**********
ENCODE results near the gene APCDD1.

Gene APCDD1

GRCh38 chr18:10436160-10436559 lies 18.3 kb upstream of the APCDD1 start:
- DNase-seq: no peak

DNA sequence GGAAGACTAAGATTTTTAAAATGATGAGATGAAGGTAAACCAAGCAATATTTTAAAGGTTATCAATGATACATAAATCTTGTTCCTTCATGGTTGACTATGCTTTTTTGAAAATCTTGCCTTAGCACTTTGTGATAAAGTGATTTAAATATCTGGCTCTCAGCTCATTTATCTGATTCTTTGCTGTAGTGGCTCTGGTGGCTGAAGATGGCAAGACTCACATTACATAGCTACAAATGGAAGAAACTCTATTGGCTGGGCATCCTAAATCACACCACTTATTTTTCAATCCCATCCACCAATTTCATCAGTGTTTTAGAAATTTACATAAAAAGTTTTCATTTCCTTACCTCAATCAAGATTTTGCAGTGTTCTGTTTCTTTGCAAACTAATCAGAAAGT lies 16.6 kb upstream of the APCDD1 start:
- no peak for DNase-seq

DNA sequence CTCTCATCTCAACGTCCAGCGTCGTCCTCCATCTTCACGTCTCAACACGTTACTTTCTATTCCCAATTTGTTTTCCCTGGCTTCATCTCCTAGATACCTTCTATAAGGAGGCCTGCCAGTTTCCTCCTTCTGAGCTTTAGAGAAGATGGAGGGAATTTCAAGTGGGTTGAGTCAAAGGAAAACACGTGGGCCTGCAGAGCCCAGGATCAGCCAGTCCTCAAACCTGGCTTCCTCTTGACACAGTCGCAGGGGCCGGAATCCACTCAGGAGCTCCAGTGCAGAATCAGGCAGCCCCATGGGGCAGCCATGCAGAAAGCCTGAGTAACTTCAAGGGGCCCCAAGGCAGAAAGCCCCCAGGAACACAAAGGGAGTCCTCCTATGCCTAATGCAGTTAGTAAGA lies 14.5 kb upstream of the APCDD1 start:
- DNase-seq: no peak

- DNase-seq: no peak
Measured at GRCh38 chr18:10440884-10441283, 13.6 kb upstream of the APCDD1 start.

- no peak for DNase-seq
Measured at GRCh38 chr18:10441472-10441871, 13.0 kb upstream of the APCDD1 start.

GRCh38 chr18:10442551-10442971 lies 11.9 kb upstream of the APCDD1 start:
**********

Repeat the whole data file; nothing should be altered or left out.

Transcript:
ENCODE results near the gene APCDD1.

Gene APCDD1

GRCh38 chr18:10436160-10436559 lies 18.3 kb upstream of the APCDD1 start:
- DNase-seq: no peak

DNA sequence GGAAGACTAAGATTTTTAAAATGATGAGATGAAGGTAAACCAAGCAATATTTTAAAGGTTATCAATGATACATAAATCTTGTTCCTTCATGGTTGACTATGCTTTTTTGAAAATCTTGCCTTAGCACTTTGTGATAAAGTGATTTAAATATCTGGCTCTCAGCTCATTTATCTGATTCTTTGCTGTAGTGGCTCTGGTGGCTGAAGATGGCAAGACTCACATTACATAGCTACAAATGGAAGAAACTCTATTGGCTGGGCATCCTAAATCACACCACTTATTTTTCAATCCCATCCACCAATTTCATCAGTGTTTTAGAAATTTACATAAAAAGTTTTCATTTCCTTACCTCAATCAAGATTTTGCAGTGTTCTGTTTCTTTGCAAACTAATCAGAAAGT lies 16.6 kb upstream of the APCDD1 start:
- no peak for DNase-seq

DNA sequence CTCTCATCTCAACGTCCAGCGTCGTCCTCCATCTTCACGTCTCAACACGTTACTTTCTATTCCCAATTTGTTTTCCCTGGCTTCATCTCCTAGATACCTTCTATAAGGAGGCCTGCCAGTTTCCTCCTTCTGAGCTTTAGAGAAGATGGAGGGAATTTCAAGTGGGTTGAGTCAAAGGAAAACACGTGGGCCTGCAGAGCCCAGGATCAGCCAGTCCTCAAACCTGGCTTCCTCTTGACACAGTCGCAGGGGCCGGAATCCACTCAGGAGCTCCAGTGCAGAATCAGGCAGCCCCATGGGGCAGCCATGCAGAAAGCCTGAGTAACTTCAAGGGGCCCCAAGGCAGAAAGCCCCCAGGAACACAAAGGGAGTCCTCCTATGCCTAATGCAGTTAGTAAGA lies 14.5 kb upstream of the APCDD1 start:
- DNase-seq: no peak

- DNase-seq: no peak
Measured at GRCh38 chr18:10440884-10441283, 13.6 kb upstream of the APCDD1 start.

- no peak for DNase-seq
Measured at GRCh38 chr18:10441472-10441871, 13.0 kb upstream of the APCDD1 start.

GRCh38 chr18:10442551-10442971 lies 11.9 kb upstream of the APCDD1 start: